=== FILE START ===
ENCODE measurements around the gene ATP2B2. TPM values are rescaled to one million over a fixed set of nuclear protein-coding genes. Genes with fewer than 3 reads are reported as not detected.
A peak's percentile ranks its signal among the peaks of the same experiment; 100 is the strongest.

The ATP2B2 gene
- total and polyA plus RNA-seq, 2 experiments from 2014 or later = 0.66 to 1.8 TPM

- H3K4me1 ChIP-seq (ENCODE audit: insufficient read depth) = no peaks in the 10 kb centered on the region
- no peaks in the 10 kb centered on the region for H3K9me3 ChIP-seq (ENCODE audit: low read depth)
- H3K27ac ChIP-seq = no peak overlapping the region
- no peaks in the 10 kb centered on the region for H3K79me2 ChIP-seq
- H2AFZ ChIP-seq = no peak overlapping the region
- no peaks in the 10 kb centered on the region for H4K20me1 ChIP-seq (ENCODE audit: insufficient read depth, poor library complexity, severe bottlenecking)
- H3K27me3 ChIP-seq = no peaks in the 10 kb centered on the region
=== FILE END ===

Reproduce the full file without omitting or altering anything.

ENCODE measurements around the gene ATP2B2. TPM values are rescaled to one million over a fixed set of nuclear protein-coding genes. Genes with fewer than 3 reads are reported as not detected.
A peak's percentile ranks its signal among the peaks of the same experiment; 100 is the strongest.

The ATP2B2 gene
- total and polyA plus RNA-seq, 2 experiments from 2014 or later = 0.66 to 1.8 TPM

- H3K4me1 ChIP-seq (ENCODE audit: insufficient read depth) = no peaks in the 10 kb centered on the region
- no peaks in the 10 kb centered on the region for H3K9me3 ChIP-seq (ENCODE audit: low read depth)
- H3K27ac ChIP-seq = no peak overlapping the region
- no peaks in the 10 kb centered on the region for H3K79me2 ChIP-seq
- H2AFZ ChIP-seq = no peak overlapping the region
- no peaks in the 10 kb centered on the region for H4K20me1 ChIP-seq (ENCODE audit: insufficient read depth, poor library complexity, severe bottlenecking)
- H3K27me3 ChIP-seq = no peaks in the 10 kb centered on the region